Debtors falsely accuse friend of usury in bid to clear debt

One family's nefarious plan to get out of repaying €8,800 they had borrowed from a friend by accusing her of usury has been foiled by the courts.

One family's nefarious plan to get out of repaying €8,800 they had borrowed from a friend by accusing her of usury has been foiled by the courts.

Magistrate Claire Stafrace Zammit heard how Raymond Bonnici's partner Doris Vella had borrowed, a succession of small amounts from Josephine Scerri, building up a credit of Lm3,700 (€8,618.67), which Vella was repaying at the rate of €400 per month.

Scerri did not charge any interest on these loans.

From Bonnici's testimony, which the court described as “confused and incoherent,” it emerged that his partner had borrowed a €6,380 from the accused before 2010 and had signed a document to this effect. In a document dated May 2010, Vella had borrowed €8,880 from Scerri.

Vella had told the court that, in actual fact, it had been her mother who borrowed an amount unknown to the witness, who, “however was conveniently convinced that the amount included interest on the interest.”

But the woman's version started to crumble after a representative from the Department of Social Security had confirmed that Vella had always benefited from Social Security handouts, contradicting Vella's claim that she had not always made her monthly repayments because her benefits had not been paid.

Doris Vella had taken the witness stand as parte civile. She claimed to have borrowed some money from the accused in the past, but when she had then borrowed a further €3,700 from Scerri, the accused had started charging interest on the interest.

However, Vella was unable to recall the year the loan was made or how much she had repaid. All she could remember was that she was paying €400 per month, she said, also conveniently forgetting the final sum she was due to repay.

Casting further doubt on the credibility of her story, Vella contradicted her daughter's testimony by saying that she was always be alone with the accused when handing over cheques.

Scerri's testimony gave an altogether different picture, however. Vella and the accused had been friends, she said. She would often borrow things or cash from the accused and would return them in due course.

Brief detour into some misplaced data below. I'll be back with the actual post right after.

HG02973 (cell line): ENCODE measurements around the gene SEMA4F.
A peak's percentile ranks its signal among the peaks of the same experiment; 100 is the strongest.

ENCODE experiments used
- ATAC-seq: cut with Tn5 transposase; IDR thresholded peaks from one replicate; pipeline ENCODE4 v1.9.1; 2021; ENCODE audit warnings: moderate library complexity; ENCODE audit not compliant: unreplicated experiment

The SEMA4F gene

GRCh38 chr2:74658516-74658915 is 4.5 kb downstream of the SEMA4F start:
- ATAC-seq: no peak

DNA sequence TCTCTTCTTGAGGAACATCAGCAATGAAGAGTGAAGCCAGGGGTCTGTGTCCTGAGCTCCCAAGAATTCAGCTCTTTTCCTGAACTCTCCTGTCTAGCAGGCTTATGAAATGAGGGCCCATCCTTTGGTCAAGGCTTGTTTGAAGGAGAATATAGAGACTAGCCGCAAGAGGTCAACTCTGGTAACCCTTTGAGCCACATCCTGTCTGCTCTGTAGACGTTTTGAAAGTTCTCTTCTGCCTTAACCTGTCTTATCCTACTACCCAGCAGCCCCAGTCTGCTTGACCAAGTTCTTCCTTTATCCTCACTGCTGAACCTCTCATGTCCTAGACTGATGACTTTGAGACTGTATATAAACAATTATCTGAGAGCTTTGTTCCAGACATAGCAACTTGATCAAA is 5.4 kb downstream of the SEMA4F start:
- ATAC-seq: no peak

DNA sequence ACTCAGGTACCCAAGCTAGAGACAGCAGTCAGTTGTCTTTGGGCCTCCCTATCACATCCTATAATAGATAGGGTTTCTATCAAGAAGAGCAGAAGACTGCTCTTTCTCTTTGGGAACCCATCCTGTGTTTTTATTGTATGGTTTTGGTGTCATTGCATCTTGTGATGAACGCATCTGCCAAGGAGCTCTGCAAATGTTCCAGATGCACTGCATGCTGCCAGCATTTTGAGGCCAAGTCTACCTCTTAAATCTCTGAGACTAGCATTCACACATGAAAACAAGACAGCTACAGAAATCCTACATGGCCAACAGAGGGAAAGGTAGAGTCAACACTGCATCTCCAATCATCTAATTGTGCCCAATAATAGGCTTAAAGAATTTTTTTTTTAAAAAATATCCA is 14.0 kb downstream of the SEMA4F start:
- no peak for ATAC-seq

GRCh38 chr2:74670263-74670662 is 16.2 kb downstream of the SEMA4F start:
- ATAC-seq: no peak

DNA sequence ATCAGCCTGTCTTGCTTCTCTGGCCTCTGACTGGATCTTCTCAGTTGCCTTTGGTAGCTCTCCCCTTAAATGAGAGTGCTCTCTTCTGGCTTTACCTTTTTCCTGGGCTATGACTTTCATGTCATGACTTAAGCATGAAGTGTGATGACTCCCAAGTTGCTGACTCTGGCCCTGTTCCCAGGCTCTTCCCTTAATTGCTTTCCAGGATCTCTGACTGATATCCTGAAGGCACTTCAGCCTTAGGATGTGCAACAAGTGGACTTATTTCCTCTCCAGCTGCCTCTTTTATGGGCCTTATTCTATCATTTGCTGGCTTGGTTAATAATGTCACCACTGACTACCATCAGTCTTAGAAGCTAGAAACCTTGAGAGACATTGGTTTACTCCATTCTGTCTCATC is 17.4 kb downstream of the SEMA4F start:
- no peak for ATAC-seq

On one occasion, Doris's daughter, Graziella, had approached the accused and asked for a loan to prevent their electricity supply from being disconnected due to them being significantly in arrears.

The daughter had requested €6,380, which the accused had agreed to lend her out of pity. The two women had signed an agreement stipulating the loan to be without interest and repayable in monthly installments of €400.

Subsequently, Doris Vella had called upon the accused and asked for a further loan of €2,500 to pay a fine which had been incurred by her partner. They agreed to join the two loans into one loan of €8,880, repayable in monthly installments of €600, signing a second private writing to this effect.

The court pointed out that the offence of usury occurred when the interest rate on a loan exceeded 8% and noted that there had been no interest charged in this case. What emerged most clearly, said the court, were Bonnici's maneuvers.

In spite of him not being directly involved in the case, Bonnici appeared to know more of the facts than the borrowers.

“When these two had grown tired of getting into debt with the accused, whom they had found convenient, and upon seeing their outstanding total going up by a considerable amount to the point that they could not repay, they decided to fabricate a story about the accused that would wipe out their debts.

Joyce Scerri was declared innocent of all charges and released.